Taking elderberry can help with preventing illness, but once someone has become infected with COVID-19, I would not recommend taking elderberry.

(I know that some people will disagree with me on this. I need to write a longer post on this at some point. For now, I will say that I have researched the pro- and anti-elderberry arguments extensively, and in my opinion, it’s not a good idea to give it to COVID-19 patients unless you have a good understanding of the individual’s immune system. I want to avoid recommending anything that could possibly do harm.)

2. Any other herb that can boost the immune system (such as echinacea). 

Many people do not understand how the immune system works. We have been taught that boosting the immune system is always a good thing, so we immediately reach for immune-boosting herbs when someone is sick. In reality, if your immune system is too high, that can be just as dangerous as it is when your immune system is too low.

So if you don’t know someone’s baseline, immune-boosting herbs can be dangerous here — especially for people with autoimmune conditions. 

This disease tends to boost people’s immune systems to out-of-control levels, resulting in serious and sometimes life-threatening inflammatory conditions, such as cytokine storms. 

Good medicines to give someone throughout their illness:

1. Fermented foods: A lot of people have put out great tutorials on making kimchi, kraut, and other fermented foods. This is also a great recommendation for people who are trying to avoid getting sick.

2. Nervines & adaptogens: This virus takes a toll on the nervous system. Nervines are herbs that calm the nerves, and adaptogens help us respond to stress and keep our systems in balance.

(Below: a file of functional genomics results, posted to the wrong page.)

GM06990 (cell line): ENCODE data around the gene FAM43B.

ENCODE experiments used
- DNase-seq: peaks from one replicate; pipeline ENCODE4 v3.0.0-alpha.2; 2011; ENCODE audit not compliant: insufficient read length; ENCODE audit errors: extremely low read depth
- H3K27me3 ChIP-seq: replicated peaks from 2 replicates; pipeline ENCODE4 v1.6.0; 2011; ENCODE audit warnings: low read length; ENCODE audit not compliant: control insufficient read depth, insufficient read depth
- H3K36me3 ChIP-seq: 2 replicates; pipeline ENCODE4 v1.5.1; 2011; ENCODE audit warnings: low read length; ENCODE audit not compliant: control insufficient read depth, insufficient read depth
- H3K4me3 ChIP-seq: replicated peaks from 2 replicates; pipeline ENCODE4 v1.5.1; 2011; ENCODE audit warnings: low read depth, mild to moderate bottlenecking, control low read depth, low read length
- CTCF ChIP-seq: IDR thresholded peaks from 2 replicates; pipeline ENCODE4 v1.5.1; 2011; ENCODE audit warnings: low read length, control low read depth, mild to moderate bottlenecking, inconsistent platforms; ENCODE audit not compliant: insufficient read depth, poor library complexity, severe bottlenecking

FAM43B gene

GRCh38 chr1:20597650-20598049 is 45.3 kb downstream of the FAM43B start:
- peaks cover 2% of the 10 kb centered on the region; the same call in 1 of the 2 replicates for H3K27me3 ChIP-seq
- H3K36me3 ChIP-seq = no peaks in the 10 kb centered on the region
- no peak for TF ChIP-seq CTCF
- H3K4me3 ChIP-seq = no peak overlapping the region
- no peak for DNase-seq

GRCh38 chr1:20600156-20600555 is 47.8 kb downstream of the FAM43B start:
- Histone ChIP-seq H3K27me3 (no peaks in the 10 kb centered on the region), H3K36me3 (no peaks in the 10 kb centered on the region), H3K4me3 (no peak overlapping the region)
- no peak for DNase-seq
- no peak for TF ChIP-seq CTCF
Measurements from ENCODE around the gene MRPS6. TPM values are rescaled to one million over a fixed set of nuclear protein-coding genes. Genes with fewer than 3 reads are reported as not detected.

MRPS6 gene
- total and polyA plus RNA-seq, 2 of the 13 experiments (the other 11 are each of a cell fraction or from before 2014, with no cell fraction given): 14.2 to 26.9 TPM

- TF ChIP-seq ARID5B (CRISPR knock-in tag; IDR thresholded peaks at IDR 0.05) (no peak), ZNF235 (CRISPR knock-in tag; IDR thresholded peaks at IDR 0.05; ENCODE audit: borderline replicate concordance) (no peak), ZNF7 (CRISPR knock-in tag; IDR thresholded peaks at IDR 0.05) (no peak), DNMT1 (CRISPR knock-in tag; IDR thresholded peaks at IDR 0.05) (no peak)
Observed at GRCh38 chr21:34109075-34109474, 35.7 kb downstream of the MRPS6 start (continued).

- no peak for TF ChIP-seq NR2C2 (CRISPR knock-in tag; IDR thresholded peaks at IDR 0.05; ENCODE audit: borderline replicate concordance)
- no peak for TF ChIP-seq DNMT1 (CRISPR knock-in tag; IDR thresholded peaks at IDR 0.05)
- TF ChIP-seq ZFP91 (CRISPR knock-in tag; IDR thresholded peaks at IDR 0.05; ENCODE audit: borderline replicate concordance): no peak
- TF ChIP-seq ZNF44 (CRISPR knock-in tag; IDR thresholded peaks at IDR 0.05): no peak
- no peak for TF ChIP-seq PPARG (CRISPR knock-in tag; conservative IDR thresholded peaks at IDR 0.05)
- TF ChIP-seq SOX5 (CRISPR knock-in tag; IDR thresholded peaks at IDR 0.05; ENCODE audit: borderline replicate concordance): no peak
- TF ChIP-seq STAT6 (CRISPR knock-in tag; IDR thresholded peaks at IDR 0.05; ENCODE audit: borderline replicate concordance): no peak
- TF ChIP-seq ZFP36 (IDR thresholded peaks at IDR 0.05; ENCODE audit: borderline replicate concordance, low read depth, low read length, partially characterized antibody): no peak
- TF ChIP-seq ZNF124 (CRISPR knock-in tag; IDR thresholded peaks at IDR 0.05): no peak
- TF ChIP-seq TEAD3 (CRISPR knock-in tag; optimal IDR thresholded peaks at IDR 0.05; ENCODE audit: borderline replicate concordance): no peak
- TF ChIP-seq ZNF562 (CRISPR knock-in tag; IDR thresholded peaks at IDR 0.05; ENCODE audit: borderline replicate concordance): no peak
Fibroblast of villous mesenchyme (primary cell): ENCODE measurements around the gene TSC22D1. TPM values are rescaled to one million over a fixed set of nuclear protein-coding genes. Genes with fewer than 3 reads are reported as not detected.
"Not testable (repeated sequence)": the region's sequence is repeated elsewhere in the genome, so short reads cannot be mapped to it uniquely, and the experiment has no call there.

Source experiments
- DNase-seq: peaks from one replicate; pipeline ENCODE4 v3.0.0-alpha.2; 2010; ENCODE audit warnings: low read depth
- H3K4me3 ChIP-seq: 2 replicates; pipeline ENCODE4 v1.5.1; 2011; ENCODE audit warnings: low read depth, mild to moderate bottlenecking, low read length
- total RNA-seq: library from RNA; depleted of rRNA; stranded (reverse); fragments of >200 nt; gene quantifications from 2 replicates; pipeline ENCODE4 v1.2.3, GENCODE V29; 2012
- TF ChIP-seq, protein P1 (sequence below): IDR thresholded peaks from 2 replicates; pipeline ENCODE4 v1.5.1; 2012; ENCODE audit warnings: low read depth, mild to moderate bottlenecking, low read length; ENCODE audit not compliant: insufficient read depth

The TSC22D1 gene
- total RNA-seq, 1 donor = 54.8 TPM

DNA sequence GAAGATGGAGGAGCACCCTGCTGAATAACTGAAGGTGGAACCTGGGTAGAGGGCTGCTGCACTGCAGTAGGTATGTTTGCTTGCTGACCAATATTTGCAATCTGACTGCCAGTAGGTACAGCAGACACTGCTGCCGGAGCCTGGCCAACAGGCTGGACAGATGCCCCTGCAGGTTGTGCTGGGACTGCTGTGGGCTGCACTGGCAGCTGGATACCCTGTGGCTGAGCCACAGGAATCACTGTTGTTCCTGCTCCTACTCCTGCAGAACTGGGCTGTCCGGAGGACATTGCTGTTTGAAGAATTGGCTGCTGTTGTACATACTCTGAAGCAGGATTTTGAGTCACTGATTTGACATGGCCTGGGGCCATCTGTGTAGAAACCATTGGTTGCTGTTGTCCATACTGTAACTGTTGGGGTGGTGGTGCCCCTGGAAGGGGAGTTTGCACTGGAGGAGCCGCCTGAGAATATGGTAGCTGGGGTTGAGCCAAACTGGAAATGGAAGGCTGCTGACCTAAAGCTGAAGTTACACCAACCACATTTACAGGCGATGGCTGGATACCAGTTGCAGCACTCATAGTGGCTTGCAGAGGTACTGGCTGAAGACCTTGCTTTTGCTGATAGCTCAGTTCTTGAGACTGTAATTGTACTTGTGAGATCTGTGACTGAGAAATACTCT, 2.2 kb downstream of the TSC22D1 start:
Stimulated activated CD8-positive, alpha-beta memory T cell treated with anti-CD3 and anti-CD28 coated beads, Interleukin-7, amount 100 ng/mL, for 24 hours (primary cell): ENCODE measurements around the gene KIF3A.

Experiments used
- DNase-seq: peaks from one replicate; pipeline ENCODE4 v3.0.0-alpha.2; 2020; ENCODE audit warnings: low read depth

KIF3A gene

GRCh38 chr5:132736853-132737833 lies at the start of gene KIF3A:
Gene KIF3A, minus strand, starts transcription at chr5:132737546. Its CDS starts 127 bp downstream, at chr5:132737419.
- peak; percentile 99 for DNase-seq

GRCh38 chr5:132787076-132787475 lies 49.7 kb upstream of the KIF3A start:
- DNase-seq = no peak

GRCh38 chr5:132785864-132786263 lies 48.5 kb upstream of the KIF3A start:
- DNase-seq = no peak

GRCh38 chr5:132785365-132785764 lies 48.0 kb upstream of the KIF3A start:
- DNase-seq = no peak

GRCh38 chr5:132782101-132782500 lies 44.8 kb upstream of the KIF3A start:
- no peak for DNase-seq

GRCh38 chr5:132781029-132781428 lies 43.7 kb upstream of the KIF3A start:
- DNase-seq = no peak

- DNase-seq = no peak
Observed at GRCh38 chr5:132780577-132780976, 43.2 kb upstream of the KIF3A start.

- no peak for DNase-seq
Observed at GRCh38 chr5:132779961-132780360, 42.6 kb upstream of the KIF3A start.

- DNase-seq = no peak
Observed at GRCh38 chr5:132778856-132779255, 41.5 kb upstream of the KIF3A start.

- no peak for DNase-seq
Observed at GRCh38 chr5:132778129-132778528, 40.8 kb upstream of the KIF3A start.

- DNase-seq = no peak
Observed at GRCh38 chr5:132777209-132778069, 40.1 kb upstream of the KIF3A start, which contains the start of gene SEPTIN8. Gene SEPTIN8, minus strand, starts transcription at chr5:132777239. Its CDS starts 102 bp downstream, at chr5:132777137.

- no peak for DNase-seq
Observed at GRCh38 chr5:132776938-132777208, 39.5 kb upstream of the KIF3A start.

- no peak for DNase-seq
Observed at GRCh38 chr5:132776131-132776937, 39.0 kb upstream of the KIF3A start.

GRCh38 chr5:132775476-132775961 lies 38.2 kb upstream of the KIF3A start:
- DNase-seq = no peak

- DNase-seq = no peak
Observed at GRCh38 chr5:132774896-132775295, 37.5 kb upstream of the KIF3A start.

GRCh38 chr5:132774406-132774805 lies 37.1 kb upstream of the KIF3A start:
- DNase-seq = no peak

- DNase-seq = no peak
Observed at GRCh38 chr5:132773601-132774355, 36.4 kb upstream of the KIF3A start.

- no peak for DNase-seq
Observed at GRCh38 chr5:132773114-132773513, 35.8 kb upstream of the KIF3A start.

Passionflower (Passiflora species), one of my favorite nervine and sleep aid plants.

3. Herbal sleep aids: The virus tends to disturb sleep. There are lots of excellent herbs out there that can help people to sleep better. 

4. Bitter herbs: This can include antivirals and other classes of herbs. I will explain more about this one in a later post.

Mugwort (Artemisia douglasiana), an indigenous California bitter herb.

I realize that these 3 points may not be very useful without naming any specific herbs. I will try to write follow-up posts with some herb suggestions later.

The symptoms of COVID-19 infections seem to range widely, from toe pain to meningitis in adults, and from skin rashes to painful systemic inflammation in children. Individual cases should be treated with medicines that are appropriate to an individual’s specific conditions, age, overall health, and immune system.

This is just general information, based on the commonalities we are seeing across many COVID-19 cases. As many people have observed, mild cases can often be treated at home, and herbal support can sometimes help make someone’s symptoms less severe.

However, none of this is a substitute for seeing a doctor. This virus has killed many of my loved ones, and I take it very seriously — in fact, I just heard about yet another death as I was drafting this post. If you are experiencing serious symptoms, please seek medical treatment ASAP.